The Division of Gastroenterology & Hepatology at the University of North Carolina School of Medicine offers a clinical fellowship program that accepts new fellows each year beginning in July. The clinical track is a three-year program for fellows who intend to enter clinical academic practice upon completion of the training program. The emphasis is on clinical gastroenterology with the opportunity for more formal clinical research training. Our program is nationally recognized and highly competitive; each year we receive approximately 400 applications.

Clinical Training

A first-year clinical fellow spends time on each of the core Clinical Rotations: 1) Luminal consultation service, 2) Hepatology consultation service , 3) Ambulatory, and 4) endoscopy, usually with time allotted for research and/or teaching/education activities.

During second year, in addition to the aforementioned rotations and research time, fellows can do rotations in nutrition, motility, and biliary consultations.

In the third year, the clinical fellow will hone skills in consultation, endoscopy, and teaching, and can do more intense (“Tier 2”) training in one of our clinical areas of expertise, including IBD, esophageal disease, liver disease, and functional & motility disorders.

Research Training

For clinical fellows focused on additional research training, it is expected that at the end of the first year a project mentor will be chosen and the outline of a research project will be developed. The mentor will help identify the resources required to carry out the research project. During the second year the fellow is expected to carry out the research project and during the third year continue further work on the project or a new project and write the project up for publication. It is hoped that preliminary work from the research project will be submitted in abstract form either to the AGA or ACG.

Teaching/Education Training

Clinical fellows will be nominated at the end of their first year to participate in the UNC Academy of Educators. This is a formal education training curriculum for physicians at UNC.  Fellows will also play active roles in teaching the GI organ block to first year medical students. Fellows will be paired with faculty during their 1st and second years leading small groups.  As the fellow advances in his or her education training, he or she will lead a small group during the third year of training.  Fellows will receive teaching feedback from both students and paired faculty for small groups.  In the 3rd year of training, fellows will be nominated for the UNC Teaching Scholars program. This program is designed to train fellows and junior faculty in education theory, conduct multi-disciplinary projects on education, and prepare a fellow or junior faculty for a career in teaching. There is also specific training on developing a teaching portfolio and preparing oneself for promotion on a teaching track. Finally, in the 3rd year, fellows are also given the opportunity to pursue a graduate certificate in education for health care professionals. This formal training certificate provides the tools and curriculum to prepare oneself for a career as an academic clinician educator. Fellows are given protected time for teaching to accommodate the online coursework. The fellowship covers the cost of this advanced degree.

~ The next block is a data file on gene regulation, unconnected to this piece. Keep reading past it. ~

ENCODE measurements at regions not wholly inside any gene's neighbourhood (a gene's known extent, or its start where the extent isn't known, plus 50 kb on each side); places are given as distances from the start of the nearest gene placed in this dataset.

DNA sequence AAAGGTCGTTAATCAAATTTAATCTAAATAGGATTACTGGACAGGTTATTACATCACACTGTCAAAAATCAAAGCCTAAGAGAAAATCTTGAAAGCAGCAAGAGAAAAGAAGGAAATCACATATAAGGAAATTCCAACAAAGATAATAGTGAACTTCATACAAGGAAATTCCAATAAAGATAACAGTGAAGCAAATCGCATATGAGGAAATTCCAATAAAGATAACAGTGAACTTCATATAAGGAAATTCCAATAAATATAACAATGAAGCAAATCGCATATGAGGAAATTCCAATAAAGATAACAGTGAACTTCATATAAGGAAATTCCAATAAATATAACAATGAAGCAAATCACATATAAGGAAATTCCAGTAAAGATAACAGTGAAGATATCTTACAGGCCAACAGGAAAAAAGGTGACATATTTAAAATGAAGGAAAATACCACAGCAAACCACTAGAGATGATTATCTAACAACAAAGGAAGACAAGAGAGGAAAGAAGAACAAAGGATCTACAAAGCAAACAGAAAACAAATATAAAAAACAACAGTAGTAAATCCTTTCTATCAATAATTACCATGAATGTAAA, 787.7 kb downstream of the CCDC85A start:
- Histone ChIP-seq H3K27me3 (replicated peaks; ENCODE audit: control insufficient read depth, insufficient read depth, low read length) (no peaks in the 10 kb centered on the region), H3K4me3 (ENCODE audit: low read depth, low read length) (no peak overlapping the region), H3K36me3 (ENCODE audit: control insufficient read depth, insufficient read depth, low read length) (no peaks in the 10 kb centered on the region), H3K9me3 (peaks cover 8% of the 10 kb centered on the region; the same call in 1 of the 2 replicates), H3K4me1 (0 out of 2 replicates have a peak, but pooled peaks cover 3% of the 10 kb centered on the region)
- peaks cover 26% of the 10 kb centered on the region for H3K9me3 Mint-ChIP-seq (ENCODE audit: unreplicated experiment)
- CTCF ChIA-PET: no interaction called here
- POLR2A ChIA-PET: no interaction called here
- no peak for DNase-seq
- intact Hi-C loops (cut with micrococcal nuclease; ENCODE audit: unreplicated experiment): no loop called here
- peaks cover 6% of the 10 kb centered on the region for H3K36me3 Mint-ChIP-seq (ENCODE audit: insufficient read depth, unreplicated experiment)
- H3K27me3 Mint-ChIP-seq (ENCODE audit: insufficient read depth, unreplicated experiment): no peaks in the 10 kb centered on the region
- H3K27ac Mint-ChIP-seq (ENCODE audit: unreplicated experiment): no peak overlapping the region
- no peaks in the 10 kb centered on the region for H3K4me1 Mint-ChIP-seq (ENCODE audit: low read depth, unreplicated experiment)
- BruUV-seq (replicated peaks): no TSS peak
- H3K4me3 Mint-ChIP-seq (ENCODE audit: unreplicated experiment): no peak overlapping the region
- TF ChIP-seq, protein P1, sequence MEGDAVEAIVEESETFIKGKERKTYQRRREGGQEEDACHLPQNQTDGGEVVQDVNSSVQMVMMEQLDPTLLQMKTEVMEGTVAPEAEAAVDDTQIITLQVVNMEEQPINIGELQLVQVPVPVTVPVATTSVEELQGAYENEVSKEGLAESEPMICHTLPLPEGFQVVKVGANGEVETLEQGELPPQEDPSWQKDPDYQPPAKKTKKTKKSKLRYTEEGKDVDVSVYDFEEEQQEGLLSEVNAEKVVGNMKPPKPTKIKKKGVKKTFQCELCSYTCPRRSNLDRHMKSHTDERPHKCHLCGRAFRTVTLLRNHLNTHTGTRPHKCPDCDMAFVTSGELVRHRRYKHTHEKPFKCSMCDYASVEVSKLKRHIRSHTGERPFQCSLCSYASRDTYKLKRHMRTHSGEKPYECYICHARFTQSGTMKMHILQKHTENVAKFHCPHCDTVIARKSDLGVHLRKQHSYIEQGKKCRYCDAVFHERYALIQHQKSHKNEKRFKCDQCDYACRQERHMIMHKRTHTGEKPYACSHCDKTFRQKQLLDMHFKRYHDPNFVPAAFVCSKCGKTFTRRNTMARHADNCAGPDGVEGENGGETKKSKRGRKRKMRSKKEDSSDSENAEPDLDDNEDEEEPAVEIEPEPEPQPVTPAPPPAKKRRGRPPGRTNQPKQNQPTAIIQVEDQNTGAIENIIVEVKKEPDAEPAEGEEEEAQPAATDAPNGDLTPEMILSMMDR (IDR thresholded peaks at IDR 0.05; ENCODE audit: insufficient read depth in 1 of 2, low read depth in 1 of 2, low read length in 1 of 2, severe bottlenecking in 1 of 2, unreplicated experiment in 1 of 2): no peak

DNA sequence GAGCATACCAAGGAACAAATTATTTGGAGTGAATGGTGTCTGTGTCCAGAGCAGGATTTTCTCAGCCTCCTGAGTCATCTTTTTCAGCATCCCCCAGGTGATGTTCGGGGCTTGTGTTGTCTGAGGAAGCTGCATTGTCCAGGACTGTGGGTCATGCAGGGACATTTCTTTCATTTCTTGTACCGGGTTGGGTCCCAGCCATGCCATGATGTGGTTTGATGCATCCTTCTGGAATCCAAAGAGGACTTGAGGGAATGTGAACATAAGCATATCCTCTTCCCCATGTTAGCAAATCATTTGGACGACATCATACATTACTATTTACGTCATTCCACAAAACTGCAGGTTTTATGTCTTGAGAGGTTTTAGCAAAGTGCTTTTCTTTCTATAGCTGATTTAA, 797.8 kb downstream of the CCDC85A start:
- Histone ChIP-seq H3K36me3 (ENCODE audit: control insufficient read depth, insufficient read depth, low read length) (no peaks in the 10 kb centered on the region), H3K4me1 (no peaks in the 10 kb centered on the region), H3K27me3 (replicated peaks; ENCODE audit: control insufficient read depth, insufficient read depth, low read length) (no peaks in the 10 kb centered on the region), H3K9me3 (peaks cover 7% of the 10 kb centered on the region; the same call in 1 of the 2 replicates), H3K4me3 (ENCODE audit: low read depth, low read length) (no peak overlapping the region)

The UNC School of Medicine actively promotes and supports careers in clinical education, and the gastroenterology clinical educator pathway can facilitate access to these resources. As part of my training, I was provided an opportunity to participate in the Teaching Scholars Program. This year-long program includes monthly seminars and individual projects. Through my participation, I developed new teaching skills, learned of pedagogy and assessment, and was instructed on how to navigate a career as a clinical educator. Moreover, the faculty members who lead this experience are excellent, and I was provided new networking opportunities not previously available.  –Dr. Craig Reed

The Residents as Teachers program within the Academy of Educators has been very beneficial. Although we never receive formal education training during medical school, we are expected to know how to effectively teach medical students and residents. This program has helped to increase my confidence in teaching by providing me with a new skillset of tools to use in order to engage learners in various environments as well as simple ways to incorporate the use of technology into teaching. Additionally, it is a great way to meet and interact with residents and fellows who have similar interests from other departments. –Dr. Kim Weaver

 

Summary of Rotations (Example only)

Year 1

  • Endoscopy – two-three months
  • Hepatology – two-three months
  • Luminal – two-three months
  • Ambulatory – two-three months
  • Research/Teaching – one month

Year 2

  • Biliary – one month
  • Endoscopy – two-three months
  • Hepatology – two-three months
  • Luminal – one-two months
  • Motility – 1/2 month; Nutrition 1/2 month
  • Ambulatory – two-four months
  • Research/Teaching – two months

Year 3

  • Biliary – three months
  • Endoscopy – three month
  • Hepatology – one month
  • Luminal – one month
  • Ambulatory – one month
  • Research/Teaching – three months

 

 

Salary and Benefits

Clinical fellows are appointed through our Office of Graduate Medical Education and are paid by the Department of Medicine in accordance with the GME pay scale. Benefits are found on this site as well.